Basis of electrical stimulation of the cochlea and the cochlear nucleus.

Sensorineural hearing loss is the most common form of deafness in humans. In patients with a severe-profound sensorineural hearing loss therapeutic intervention can only be achieved by direct electrical stimulation of the auditory nerve via a cochlear implant, or - in cases where a cochlear implant is not a surgical option - neurons within the central auditory pathway via an auditory brainstem implant. This paper reviews the basis of electrical stimulation of these structures with an emphasis on pathophysiology and safety.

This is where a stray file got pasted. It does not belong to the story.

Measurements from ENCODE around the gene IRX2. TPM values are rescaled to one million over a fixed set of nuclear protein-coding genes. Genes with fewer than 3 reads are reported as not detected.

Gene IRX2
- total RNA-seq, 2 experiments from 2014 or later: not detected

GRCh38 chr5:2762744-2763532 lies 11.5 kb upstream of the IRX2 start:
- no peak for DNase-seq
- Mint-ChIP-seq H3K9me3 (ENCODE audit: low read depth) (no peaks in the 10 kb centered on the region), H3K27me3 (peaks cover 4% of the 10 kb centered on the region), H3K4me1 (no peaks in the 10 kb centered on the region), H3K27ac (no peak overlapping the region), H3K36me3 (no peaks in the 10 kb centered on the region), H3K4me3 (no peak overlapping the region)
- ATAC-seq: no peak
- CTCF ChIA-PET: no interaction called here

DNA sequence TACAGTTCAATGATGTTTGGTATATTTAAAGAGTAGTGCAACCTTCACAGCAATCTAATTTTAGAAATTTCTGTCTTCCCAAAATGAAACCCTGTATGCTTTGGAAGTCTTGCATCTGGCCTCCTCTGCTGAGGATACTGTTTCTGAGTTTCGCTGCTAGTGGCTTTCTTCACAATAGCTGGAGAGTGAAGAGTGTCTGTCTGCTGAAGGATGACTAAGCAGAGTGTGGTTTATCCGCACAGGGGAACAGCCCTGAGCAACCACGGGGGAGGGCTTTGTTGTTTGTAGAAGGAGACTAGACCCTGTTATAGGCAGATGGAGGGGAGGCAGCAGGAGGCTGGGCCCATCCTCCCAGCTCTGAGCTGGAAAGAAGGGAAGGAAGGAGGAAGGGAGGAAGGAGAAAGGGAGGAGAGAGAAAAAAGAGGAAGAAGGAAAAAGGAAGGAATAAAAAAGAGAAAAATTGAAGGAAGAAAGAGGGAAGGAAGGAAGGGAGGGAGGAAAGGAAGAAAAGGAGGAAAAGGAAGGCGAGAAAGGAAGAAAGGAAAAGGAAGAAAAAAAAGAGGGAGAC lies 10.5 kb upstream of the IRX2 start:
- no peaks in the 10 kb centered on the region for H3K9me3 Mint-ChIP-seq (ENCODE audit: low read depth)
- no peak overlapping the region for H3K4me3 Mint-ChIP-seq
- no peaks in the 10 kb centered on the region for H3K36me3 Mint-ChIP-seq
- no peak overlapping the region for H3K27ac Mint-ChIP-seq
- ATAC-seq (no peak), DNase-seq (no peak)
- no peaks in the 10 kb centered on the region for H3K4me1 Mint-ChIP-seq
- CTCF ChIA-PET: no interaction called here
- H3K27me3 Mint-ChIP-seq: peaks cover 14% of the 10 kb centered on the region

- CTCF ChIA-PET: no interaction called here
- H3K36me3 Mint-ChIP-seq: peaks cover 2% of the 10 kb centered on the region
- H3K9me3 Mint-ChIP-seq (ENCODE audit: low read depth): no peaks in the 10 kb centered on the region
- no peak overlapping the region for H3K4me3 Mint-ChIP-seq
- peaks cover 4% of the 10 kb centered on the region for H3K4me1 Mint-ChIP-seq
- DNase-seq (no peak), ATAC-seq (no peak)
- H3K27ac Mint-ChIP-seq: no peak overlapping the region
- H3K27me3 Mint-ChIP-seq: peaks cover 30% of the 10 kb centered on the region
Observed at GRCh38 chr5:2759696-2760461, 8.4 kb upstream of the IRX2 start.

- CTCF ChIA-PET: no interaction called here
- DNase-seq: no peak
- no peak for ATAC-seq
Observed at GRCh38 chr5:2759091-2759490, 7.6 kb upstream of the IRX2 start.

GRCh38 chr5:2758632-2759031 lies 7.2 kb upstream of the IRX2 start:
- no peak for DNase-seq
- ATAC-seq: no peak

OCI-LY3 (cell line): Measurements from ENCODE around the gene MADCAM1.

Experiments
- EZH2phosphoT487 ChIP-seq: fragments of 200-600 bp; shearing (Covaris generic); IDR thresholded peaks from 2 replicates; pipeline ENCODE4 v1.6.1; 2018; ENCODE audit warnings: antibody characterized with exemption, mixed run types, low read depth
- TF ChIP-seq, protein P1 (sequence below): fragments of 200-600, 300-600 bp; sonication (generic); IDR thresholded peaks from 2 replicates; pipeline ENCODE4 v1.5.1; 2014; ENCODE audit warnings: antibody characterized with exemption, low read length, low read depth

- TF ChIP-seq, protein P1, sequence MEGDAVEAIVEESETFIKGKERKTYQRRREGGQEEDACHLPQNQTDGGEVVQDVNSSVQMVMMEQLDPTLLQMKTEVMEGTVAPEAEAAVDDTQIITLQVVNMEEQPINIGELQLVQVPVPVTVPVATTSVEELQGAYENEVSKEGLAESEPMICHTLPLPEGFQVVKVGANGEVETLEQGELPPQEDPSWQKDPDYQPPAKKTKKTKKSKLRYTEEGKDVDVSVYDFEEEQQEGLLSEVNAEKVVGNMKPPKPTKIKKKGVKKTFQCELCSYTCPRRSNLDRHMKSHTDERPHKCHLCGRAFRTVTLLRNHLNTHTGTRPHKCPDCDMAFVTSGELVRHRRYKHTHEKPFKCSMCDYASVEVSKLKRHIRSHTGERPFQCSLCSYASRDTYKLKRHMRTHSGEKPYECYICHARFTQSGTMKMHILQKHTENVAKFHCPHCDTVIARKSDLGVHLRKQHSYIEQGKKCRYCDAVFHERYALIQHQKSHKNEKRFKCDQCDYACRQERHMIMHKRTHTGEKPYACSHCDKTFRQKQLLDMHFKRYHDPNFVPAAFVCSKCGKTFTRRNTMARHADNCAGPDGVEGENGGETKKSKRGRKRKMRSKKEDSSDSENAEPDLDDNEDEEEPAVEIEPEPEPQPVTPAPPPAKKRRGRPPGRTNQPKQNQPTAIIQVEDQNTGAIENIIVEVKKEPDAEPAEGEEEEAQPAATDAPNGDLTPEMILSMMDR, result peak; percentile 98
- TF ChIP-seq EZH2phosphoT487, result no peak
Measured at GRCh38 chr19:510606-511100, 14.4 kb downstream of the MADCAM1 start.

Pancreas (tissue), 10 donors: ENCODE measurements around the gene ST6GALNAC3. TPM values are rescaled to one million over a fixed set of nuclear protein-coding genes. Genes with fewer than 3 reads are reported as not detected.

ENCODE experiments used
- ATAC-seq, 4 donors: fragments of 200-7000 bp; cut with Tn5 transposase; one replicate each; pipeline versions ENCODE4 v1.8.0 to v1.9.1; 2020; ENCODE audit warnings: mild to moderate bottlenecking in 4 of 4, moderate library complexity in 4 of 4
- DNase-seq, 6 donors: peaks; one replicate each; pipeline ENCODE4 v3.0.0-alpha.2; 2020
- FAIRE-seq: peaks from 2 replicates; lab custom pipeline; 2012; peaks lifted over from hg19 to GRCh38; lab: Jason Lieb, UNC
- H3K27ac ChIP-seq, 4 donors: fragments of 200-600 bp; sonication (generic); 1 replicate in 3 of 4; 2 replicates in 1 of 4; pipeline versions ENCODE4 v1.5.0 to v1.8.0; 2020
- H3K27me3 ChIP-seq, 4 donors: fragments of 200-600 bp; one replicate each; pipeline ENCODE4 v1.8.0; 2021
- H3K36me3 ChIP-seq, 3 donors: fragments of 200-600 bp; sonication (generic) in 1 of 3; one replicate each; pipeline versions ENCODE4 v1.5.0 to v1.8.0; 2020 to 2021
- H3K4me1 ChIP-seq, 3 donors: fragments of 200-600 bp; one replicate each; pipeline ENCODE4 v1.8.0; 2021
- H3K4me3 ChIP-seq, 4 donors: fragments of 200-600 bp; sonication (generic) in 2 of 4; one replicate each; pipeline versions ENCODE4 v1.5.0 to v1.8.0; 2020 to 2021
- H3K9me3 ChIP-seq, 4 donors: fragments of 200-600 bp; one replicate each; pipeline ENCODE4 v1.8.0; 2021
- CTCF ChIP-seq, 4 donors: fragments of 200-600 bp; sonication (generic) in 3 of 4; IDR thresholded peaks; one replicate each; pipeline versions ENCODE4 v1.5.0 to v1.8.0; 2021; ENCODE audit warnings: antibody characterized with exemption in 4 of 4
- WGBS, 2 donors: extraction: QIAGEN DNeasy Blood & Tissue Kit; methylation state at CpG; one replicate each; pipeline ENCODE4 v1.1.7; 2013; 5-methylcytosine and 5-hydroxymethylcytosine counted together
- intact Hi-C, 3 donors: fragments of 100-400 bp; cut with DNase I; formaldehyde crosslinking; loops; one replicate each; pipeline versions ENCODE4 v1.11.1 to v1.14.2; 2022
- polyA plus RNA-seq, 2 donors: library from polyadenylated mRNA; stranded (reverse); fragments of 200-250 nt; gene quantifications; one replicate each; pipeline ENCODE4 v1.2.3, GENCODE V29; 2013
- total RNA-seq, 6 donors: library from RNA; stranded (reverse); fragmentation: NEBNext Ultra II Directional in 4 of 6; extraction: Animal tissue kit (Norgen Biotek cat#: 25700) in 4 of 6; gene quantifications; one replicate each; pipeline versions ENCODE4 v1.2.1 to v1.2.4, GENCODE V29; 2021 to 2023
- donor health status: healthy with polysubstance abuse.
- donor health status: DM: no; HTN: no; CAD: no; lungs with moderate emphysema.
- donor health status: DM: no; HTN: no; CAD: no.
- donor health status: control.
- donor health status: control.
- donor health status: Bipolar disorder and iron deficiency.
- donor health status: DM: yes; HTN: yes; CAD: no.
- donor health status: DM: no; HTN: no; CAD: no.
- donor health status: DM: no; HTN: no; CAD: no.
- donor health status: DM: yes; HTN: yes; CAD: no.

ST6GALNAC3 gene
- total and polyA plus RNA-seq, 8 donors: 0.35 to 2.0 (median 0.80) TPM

AuthorsRobert K Shepherd, Douglas B McCreery
JournalAdvances in oto-rhino-laryngology (Adv Otorhinolaryngol) Vol. 64 Pg. 186-205 ( 2006) ISSN: 0065-3071 [Print] Switzerland
PMID16891843 (Publication Type: Journal Article, Research Support, N.I.H., Extramural, Research Support, Non-U.S. Gov't, Review)
  • Animals
  • Brain Stem (physiology)
  • Cochlear Implants
  • Cochlear Nerve (pathology, physiology, physiopathology)
  • Cochlear Nucleus (anatomy & histology, physiology)
  • Electric Stimulation (methods)
  • Hearing Loss, Sensorineural (physiopathology, therapy)
  • Humans
  • Microelectrodes (adverse effects)
  • Safety
  • Treatment Outcome

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